Double Concerto for Violin and Cello

by Johannes Brahms (1833-1897)

Johannes Brahms

Movements

Allegro (A minor)
Andante (D major)
Vivace non troppo (A minor → A major)

About the Composer

Brahms is one of the most famous and influential of composers, evidenced by being the third “B” in the trilogy once taught to schoolchildren (“Bach, Beethoven and Brahms”). He was astonishing in his ability to both synthesize the music tradition that had come before him, while also cutting a new path for the future. Regarded as the successor to the legacy of Beethoven (a burden Brahms deeply felt), he was also committed to creating a “New Music” style. Some musical partisans (mostly acolytes of Richard Wagner) criticized him as being too old fashioned, bur most others hailed him for his genius.

Brahms was well-known throughout Europe and America during his lifetime. He became one of the first composers to play on an audio recording when a representative of Thomas Edison visited him in Vienna in 1889. The resulting recording, available on YouTube and introduced by a voice that could be Brahms, is barely audible but intriguing nonetheless.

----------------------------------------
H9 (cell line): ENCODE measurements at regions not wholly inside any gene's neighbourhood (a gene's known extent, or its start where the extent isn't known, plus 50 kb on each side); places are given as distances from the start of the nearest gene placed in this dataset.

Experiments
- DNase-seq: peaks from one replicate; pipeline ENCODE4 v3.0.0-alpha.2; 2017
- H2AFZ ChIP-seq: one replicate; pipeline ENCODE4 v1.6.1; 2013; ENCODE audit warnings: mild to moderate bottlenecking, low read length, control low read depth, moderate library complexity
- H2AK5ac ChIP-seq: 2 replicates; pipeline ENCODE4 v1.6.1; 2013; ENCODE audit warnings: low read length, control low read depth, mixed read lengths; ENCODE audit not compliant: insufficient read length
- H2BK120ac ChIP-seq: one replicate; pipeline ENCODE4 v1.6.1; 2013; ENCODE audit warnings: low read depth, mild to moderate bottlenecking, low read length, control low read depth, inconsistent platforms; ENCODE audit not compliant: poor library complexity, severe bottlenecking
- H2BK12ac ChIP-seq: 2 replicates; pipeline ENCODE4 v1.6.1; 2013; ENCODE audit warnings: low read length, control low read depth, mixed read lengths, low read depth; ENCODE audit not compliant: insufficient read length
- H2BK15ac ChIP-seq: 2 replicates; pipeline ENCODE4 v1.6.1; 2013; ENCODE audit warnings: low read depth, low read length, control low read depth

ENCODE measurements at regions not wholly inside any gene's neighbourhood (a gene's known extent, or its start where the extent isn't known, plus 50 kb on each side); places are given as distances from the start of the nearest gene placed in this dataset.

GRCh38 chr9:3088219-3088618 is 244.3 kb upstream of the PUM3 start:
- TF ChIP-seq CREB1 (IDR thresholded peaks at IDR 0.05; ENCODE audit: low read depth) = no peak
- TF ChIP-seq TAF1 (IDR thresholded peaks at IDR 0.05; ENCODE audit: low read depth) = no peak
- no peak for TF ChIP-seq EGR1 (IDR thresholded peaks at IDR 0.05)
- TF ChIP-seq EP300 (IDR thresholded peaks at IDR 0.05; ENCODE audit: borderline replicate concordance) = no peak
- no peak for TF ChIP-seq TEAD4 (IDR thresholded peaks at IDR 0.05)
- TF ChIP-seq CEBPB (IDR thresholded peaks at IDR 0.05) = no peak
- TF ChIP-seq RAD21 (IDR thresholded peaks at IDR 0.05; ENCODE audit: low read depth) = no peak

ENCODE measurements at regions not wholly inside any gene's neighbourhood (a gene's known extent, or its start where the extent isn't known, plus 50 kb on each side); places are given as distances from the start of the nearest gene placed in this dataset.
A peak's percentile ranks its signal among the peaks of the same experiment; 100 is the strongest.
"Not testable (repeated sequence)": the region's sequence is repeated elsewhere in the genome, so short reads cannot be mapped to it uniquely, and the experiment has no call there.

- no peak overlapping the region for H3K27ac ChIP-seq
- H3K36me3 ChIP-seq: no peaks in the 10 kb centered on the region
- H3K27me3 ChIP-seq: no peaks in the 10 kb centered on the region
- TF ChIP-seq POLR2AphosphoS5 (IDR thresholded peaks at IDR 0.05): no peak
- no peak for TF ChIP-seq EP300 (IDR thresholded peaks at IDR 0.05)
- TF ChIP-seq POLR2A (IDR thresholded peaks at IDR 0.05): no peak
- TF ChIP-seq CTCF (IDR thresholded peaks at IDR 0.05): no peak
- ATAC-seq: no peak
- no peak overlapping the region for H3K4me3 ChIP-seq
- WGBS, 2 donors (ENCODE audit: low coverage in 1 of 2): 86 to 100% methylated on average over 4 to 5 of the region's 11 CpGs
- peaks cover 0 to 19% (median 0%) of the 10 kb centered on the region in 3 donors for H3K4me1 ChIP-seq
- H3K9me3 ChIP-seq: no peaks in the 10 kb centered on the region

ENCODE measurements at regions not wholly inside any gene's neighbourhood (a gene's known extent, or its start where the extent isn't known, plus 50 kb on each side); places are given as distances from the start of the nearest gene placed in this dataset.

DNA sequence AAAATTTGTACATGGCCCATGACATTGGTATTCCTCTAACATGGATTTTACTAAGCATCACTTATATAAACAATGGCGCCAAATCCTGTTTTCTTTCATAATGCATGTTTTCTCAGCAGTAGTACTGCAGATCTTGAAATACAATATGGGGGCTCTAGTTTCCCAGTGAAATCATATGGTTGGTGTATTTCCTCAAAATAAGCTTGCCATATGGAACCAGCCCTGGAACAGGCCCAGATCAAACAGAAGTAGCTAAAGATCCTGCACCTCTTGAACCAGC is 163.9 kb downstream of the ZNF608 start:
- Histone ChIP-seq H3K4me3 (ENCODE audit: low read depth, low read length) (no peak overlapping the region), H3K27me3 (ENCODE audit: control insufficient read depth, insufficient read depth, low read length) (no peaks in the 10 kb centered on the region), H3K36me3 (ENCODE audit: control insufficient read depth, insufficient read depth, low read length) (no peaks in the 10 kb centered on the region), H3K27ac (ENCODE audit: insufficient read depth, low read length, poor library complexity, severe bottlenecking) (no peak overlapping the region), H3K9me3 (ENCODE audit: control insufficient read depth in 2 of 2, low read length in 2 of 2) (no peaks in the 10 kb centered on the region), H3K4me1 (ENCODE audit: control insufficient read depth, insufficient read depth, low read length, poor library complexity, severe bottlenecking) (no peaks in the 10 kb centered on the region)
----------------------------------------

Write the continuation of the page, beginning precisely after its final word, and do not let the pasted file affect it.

About this Piece

This concerto for violin and cello (hence a “double” concerto) was Brahms’ last work for orchestra. It was written for the cellist Robert Hausmann and Brahms’ long-time and closest friend, the violinist Joseph Joachim. The two met in 1853; Joachim was 22 and well into his career (he single-handedly popularized the Beethoven Violin Concerto); Brahms was just beginning his career. The two were close personal friends and frequent collaborators until 1880, when Joachim suspected his wife, Amalie, of having an affair with Brahms’ publisher. Joachim was notoriously jealous and Brahms, who believed Amalie to be innocent, was incapable of telling even a social lie. Brahms sided with Amalie, Joachim was devastated and their friendship crumbled.

In the summer of 1887, Brahms wrote this concerto to be, as Clara Schumann put it, “a work of reconciliation.” Brahms dedicated the concerto to Joachim, who recognized the gesture and the two men reconciled.

The concerto faced mixed reviews. Clara Schumann, normally an advocate for Brahms, wasn’t keen on it. Brahms’ friend Theodore Billroth called it “tedious and wearisome, a really senile production.” However, the piece did have one important, highly influential and unabashed champion: Joseph Joachim.

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